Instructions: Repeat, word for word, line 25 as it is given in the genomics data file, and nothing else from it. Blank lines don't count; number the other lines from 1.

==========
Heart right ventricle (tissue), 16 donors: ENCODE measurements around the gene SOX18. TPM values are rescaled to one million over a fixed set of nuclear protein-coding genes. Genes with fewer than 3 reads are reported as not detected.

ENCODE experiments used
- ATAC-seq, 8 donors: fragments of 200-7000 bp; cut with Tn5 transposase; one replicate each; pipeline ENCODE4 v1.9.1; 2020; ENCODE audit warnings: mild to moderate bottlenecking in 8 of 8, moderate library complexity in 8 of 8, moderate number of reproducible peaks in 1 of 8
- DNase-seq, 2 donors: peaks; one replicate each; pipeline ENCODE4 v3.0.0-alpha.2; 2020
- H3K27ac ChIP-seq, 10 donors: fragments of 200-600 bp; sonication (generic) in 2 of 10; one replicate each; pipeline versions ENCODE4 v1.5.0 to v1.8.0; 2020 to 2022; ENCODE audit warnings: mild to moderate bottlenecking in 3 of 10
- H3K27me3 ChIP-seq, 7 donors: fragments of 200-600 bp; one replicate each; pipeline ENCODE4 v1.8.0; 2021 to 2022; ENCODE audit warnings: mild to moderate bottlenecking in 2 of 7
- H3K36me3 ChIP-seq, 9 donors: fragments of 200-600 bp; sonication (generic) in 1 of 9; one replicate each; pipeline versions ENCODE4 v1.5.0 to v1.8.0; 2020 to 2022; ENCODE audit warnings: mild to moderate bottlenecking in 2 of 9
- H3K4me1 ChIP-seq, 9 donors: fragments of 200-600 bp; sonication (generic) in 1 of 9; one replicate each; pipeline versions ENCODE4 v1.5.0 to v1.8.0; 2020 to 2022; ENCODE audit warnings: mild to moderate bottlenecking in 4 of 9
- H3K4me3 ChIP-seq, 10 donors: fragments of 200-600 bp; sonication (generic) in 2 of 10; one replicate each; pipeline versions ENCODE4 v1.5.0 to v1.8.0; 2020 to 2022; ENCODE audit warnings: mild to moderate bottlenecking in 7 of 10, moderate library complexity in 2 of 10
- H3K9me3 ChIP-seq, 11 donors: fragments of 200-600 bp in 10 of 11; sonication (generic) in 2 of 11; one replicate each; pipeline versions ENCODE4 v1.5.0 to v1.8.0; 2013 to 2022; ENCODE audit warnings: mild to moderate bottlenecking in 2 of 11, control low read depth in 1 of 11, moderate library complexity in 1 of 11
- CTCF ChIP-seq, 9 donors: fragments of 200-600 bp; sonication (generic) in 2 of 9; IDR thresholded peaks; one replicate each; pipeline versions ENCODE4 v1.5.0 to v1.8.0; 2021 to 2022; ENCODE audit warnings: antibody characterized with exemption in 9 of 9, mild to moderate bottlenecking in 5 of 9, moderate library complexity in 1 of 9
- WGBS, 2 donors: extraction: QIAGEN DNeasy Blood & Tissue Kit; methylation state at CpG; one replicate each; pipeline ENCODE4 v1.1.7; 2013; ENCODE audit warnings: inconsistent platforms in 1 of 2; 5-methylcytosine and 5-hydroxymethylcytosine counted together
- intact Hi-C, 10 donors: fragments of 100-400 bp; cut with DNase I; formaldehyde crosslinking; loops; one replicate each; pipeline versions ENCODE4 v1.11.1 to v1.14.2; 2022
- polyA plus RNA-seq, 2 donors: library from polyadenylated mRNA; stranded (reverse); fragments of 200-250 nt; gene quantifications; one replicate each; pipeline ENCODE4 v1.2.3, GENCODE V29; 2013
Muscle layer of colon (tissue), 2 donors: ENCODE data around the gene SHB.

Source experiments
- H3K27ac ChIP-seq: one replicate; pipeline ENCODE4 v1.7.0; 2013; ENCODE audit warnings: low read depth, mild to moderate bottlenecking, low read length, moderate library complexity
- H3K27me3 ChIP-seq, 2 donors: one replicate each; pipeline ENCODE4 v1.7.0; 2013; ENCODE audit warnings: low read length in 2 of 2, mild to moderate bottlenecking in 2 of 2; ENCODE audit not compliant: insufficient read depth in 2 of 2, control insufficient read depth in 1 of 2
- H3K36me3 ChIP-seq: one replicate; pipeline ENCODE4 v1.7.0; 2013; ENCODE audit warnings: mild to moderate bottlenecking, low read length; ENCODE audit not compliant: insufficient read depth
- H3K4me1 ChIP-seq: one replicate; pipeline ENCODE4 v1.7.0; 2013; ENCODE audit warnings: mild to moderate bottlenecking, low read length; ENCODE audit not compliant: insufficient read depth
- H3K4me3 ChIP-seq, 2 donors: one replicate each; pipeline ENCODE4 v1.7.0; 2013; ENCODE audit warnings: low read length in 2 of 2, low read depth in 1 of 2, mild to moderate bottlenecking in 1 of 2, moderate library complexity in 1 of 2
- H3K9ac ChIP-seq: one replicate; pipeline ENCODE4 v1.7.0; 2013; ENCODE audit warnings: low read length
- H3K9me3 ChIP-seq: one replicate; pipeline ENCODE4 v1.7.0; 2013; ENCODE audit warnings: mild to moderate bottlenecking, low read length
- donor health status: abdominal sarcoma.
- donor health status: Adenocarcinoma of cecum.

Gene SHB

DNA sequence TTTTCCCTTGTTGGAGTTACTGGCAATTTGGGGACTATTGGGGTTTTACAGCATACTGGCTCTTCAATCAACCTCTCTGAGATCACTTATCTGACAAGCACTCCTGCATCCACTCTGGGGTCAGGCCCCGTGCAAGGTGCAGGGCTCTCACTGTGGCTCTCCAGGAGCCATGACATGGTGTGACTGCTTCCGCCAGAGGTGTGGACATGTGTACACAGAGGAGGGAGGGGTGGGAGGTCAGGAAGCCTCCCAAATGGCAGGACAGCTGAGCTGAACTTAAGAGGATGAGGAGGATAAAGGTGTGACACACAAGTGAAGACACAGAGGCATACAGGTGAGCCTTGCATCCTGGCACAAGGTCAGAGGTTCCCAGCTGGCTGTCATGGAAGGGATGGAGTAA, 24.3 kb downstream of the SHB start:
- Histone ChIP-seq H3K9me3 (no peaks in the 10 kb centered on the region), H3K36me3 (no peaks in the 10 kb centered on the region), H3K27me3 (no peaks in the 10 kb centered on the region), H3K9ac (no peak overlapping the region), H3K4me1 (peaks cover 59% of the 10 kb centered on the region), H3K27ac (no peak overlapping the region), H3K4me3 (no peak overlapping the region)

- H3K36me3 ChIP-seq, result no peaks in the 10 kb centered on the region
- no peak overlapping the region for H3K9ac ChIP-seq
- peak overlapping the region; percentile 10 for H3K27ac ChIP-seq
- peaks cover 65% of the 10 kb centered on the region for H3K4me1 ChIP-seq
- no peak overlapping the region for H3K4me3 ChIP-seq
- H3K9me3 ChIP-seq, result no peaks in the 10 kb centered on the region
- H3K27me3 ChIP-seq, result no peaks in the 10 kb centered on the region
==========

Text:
- donor health status: Adenocarcinoma of cecum.